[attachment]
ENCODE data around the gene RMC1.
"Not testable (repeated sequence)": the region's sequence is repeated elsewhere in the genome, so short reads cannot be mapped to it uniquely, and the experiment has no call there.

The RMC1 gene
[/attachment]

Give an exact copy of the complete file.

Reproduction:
ENCODE data around the gene RMC1.
"Not testable (repeated sequence)": the region's sequence is repeated elsewhere in the genome, so short reads cannot be mapped to it uniquely, and the experiment has no call there.

The RMC1 gene